CHARLOTTE — After a convincing and historic win, Republican Gov.-elect Pat McCrory said Wednesday that he won’t shut out Democrats from efforts to repair state government even as the GOP this week retained a solid hold on the Legislature.
A day after routing Democratic Lt. Gov. Walter Dalton, McCrory said he wants to reach out to Democrats, who reached a low watermark this week after dominating state politics for decades.
“I don’t want to make the mistake of any party that comes to power that you become very arrogant with your power or your choice,” McCrory told reporters a Charlotte hotel. “I think that’s a huge mistake.”
The former Charlotte mayor said he’s also confident he’ll be able to work well with fellow Republicans at the General Assembly, who expanded their majorities on election night, particularly in the House.
Unofficial results show McCrory won the popular vote in 77 of the state’s 100 counties to become the first Republican governor in 20 years. His win also means Republicans will be in charge of both the legislative and executive branches of North Carolina government, also a first in more than a century. And, Republicans retained a majority on the state Supreme Court.
“It defines how far the Republicans have come in North Carolina,” said state Sen. Tom Apodaca, R-Henderson. “It’s totally flipped.”
McCrory, 56, said repeatedly in his campaign that he was seeking the support of Democrats and unaffiliated voters in addition to Republicans and would govern that way, too.
“We have a mandate to fix our broken government and fix our economy,” he said Wednesday. “I think we’re going to have to do it in a bipartisan way as much as possible.”
Democrats interviewed said they would welcome hearing from McCrory. But his key relationships will be with Republican legislative leaders. Two years ago, Republicans captured majorities in both chambers for the first time since 1870 and later redrew House and Senate districts to their advantage.
House Speaker Thom Tillis, R-Mecklenburg, said he expected a “very collaborative relationship” because the “policy priorities that Gov. McCrory has are pretty much consistent with what the House and Senate have in mind.”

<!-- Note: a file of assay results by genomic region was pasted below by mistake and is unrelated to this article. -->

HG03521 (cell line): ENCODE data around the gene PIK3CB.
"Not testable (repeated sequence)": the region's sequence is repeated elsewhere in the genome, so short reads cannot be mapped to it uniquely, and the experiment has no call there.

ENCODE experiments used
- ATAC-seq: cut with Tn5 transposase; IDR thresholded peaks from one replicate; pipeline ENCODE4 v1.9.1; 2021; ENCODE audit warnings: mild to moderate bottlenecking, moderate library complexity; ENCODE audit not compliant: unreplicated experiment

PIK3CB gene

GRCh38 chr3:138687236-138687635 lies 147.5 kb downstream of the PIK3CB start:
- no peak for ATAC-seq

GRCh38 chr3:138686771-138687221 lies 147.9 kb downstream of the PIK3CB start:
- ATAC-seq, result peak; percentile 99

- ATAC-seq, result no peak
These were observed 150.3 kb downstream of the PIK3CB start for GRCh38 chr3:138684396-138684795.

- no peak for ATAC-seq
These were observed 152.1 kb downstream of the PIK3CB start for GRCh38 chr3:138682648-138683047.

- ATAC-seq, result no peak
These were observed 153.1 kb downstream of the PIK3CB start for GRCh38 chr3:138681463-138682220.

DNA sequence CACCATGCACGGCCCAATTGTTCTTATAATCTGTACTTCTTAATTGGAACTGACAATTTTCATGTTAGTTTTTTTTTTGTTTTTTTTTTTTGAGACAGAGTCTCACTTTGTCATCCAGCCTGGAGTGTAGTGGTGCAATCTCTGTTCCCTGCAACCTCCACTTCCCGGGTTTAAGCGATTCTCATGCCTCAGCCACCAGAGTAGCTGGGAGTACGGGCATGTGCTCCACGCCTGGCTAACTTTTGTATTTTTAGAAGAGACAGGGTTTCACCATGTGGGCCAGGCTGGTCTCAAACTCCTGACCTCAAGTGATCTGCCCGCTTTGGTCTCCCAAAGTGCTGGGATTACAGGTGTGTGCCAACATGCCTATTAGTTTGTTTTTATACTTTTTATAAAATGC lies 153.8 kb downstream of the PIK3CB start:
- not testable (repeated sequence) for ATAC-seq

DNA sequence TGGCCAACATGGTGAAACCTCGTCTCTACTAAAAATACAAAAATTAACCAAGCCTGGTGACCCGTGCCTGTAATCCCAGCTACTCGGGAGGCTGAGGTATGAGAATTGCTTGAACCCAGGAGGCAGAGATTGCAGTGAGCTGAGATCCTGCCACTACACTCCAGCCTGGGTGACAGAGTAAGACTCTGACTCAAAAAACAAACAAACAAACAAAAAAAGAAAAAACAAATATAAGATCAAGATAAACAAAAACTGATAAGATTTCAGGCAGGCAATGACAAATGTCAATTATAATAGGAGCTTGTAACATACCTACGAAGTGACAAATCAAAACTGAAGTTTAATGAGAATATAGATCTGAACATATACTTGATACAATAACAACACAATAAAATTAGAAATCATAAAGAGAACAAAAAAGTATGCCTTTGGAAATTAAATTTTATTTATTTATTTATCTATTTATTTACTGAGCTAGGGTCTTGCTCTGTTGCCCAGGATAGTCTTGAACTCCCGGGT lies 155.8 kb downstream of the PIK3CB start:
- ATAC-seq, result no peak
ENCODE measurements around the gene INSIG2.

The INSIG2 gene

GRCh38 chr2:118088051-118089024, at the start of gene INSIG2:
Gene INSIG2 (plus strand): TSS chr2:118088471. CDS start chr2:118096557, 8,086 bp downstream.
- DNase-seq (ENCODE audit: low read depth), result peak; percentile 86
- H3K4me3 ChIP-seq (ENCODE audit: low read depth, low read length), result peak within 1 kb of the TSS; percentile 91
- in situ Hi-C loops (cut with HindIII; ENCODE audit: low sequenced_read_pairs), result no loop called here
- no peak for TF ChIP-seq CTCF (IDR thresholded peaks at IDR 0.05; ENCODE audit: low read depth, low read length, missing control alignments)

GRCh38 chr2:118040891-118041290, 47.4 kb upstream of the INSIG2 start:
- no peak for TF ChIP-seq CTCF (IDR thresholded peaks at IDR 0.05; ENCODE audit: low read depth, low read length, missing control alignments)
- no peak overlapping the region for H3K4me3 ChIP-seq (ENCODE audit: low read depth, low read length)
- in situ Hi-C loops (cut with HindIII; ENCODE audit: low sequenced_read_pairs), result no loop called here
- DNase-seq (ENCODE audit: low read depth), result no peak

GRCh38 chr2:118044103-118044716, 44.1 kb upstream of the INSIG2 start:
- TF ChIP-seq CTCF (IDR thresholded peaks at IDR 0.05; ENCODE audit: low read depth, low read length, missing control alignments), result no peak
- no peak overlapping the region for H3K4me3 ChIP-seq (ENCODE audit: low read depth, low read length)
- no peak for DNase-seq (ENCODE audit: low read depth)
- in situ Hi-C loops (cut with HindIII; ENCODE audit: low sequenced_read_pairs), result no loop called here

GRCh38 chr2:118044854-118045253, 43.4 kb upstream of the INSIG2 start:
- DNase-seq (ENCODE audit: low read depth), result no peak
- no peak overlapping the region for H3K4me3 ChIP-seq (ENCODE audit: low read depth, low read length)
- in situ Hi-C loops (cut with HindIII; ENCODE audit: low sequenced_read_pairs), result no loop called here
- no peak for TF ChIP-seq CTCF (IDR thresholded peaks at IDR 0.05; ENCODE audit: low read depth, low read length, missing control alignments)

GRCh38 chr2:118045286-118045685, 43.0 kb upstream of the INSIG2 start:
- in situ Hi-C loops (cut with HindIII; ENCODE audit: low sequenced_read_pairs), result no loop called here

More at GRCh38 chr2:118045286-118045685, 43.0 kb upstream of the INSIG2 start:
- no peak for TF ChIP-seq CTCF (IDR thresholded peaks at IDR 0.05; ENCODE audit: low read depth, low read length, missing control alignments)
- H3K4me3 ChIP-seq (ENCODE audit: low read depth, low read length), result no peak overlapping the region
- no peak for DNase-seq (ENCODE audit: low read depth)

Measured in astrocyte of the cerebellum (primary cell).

McCrory said he didn’t want to discuss specific issues until after he announced his transition team leaders today in Raleigh. But his campaign platform included creating a customer-driven state government with less regulation for business, expanding public education choices and overhauling the state’s tax system in part by cutting income tax rates.
Senate leader Phil Berger said he believed the GOP’s victories show state residents are supportive of their agenda since coming to power.
“I have the sense that we’ll have a very good partnership,” Berger, R-Rockingham, said in an interview. Tills and Berger both said Wednesday they would seek re-election to their leadership positions in January, when the new legislative session begins and McCrory also gets sworn in.
The GOP will now have constitutional supermajorities in both the House and Senate, which could be used to override any potential McCrory vetoes. Republicans also wouldn’t need any help from Democrats for such an override, as the House did for the past two years. But Apodaca, the Senate Rules Committee chairman, said it could be useful to have that kind of power if necessary.
“We’re going to be fair and we’re going to give Pat a chance,” Apodaca said.
Tillis said he expected the Legislature would send to McCrory in 2013 a bill requiring people to show photo identification before voting in person. Outgoing Democratic Gov. Beverly Perdue vetoed a similar bill in 2011. McCrory is a strong proponent of voter ID.
Democrats won’t go along with voter ID and other legislation they say harms the poor and middle class but acknowledge they will be powerless to block Republican policies without divisions in the GOP.
Rep. Larry Hall, D-Durham, said he’s hopeful McCrory will consider the concerns of Democrats instead of offering ideas they must take or leave.
“If you take that attitude of getting folks on board for your agenda … you make it more difficult for yourself,” said Hall, a minority whip.
House Republicans picked up a net of nine seats and Senate Republicans one extra seat, according to Tuesday’s unofficial results. Republicans are projected to have a 77-42 advantage over Democrats in the House come January, with one outstanding seat that’s too close to call. Senate Republicans now have 32 seats and Democrats 17, with one undecided seat that could require a recount.
Four veteran Democratic incumbents lost Tuesday. House Republicans won six additional seats previously held by Democrats who didn’t run for re-election. The only Republican incumbent to lose was Rep. G.L. Pridgen in of Democratic-heavy Robeson County and Columbus County.
The ascendancy of North Carolina Republicans comes after political power has shifted from Democrats to the GOP in several other southern states.